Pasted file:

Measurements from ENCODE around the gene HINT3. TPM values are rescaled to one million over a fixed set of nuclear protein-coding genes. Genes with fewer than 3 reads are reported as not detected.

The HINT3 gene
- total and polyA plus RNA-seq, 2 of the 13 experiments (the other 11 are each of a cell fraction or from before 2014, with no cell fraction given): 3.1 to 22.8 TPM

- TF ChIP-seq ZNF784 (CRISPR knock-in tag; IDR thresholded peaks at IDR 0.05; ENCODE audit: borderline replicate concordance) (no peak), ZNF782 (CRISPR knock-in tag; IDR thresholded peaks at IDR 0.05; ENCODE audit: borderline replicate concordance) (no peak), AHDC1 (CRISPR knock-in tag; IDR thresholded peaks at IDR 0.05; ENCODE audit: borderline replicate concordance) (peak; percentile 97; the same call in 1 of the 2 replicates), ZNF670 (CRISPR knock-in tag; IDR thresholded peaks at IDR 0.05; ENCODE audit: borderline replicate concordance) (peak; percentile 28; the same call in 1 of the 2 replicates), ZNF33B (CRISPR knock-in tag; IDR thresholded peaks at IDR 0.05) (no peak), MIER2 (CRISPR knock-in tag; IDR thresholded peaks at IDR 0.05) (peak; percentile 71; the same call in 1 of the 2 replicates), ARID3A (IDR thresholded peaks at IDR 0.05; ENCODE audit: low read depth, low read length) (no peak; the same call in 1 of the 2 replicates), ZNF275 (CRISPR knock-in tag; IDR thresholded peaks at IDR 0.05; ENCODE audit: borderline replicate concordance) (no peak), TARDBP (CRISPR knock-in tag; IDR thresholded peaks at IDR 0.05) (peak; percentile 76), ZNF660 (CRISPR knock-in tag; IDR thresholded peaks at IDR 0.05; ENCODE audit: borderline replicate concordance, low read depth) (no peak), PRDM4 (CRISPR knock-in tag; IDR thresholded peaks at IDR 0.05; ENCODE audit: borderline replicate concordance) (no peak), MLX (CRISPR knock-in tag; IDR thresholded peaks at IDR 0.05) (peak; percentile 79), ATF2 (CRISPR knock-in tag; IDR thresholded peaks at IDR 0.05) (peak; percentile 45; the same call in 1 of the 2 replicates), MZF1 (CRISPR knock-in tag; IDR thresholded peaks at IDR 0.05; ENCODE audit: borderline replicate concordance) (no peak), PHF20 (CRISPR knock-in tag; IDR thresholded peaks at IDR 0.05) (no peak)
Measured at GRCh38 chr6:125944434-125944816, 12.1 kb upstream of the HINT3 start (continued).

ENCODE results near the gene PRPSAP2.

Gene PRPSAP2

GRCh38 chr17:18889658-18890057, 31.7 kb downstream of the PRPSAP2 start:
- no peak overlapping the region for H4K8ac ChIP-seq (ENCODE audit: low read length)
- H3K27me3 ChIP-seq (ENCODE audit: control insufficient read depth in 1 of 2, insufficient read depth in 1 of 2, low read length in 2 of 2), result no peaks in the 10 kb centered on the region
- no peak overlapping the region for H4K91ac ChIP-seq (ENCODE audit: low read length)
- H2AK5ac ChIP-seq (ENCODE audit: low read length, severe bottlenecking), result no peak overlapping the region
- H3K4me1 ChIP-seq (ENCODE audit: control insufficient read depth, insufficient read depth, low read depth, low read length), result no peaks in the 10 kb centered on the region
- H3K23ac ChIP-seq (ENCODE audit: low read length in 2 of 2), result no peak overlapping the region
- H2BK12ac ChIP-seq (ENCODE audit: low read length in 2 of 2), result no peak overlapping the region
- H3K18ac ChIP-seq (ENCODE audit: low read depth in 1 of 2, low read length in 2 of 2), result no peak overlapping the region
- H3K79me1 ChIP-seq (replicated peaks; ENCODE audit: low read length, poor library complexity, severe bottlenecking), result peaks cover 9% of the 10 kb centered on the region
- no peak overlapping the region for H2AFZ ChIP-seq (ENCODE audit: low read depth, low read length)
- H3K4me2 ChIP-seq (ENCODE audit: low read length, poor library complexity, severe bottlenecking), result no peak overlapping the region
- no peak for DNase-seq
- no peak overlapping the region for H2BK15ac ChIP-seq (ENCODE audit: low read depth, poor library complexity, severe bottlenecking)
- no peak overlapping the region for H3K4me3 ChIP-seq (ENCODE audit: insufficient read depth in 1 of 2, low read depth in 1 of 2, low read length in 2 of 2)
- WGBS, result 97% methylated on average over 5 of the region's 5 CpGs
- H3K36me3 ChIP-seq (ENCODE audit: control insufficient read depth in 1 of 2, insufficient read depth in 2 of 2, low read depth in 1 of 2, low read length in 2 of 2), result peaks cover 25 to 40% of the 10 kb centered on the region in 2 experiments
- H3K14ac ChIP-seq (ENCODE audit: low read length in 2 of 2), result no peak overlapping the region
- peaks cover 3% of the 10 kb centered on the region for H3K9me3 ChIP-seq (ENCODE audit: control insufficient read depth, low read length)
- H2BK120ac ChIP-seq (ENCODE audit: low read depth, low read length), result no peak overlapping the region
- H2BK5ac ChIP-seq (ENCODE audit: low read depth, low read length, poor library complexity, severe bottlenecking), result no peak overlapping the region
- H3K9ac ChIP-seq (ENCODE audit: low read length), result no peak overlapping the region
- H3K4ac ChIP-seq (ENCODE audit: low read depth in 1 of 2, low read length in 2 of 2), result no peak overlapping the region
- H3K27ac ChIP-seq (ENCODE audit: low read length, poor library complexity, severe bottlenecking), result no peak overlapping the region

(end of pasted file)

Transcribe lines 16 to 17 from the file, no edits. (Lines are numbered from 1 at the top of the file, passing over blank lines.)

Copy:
- H3K18ac ChIP-seq (ENCODE audit: low read depth in 1 of 2, low read length in 2 of 2), result no peak overlapping the region
- H3K79me1 ChIP-seq (replicated peaks; ENCODE audit: low read length, poor library complexity, severe bottlenecking), result peaks cover 9% of the 10 kb centered on the region